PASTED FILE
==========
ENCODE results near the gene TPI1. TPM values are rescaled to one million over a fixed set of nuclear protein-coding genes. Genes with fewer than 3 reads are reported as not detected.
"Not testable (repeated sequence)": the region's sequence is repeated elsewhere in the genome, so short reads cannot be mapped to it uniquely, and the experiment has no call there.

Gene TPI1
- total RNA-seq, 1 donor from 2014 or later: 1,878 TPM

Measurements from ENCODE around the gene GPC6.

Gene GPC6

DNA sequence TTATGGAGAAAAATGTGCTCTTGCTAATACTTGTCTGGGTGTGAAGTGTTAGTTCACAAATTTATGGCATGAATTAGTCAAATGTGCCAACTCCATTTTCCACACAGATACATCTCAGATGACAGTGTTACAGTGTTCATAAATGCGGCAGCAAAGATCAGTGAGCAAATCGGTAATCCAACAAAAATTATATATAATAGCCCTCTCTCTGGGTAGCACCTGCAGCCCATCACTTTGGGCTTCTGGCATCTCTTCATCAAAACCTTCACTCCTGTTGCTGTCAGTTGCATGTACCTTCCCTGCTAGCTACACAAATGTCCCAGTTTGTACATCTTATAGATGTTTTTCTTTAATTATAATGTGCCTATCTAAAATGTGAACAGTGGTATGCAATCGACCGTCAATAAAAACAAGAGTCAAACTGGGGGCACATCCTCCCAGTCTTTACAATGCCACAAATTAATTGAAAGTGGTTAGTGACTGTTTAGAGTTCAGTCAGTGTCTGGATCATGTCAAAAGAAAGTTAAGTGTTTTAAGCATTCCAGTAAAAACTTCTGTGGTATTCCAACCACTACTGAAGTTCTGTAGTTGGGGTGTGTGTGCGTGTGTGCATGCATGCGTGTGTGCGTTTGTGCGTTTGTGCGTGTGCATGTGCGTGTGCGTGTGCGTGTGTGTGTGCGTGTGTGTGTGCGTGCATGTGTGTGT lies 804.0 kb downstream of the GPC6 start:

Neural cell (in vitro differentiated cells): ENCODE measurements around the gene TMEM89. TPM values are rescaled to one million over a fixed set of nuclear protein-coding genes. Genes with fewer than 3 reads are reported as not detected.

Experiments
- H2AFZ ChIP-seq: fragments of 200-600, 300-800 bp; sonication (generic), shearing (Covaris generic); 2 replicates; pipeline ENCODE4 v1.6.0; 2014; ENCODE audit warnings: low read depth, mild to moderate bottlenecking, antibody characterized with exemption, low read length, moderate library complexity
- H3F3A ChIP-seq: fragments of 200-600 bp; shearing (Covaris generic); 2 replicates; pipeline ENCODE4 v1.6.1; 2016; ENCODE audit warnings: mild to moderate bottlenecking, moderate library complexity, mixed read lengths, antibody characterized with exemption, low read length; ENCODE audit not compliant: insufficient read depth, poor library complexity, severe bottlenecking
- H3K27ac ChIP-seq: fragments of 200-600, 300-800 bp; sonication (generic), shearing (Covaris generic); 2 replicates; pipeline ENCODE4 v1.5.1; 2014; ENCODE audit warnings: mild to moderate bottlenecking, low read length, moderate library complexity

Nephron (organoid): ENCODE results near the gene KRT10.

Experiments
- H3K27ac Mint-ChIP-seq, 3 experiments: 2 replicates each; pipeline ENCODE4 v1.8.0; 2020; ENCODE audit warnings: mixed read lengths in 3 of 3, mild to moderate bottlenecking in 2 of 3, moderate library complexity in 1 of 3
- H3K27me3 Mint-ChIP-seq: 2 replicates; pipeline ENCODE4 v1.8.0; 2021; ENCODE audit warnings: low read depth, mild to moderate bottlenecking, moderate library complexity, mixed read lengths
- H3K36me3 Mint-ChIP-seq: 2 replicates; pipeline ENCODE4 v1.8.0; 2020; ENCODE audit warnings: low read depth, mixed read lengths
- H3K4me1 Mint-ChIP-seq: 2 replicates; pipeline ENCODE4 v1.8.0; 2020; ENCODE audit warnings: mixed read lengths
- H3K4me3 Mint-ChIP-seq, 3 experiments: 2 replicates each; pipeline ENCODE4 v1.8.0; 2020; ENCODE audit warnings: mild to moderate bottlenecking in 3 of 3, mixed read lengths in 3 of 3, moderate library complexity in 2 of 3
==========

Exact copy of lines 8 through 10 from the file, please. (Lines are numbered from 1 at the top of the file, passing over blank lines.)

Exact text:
Neural cell (in vitro differentiated cells): ENCODE measurements around the gene TMEM89. TPM values are rescaled to one million over a fixed set of nuclear protein-coding genes. Genes with fewer than 3 reads are reported as not detected.

Experiments
- H2AFZ ChIP-seq: fragments of 200-600, 300-800 bp; sonication (generic), shearing (Covaris generic); 2 replicates; pipeline ENCODE4 v1.6.0; 2014; ENCODE audit warnings: low read depth, mild to moderate bottlenecking, antibody characterized with exemption, low read length, moderate library complexity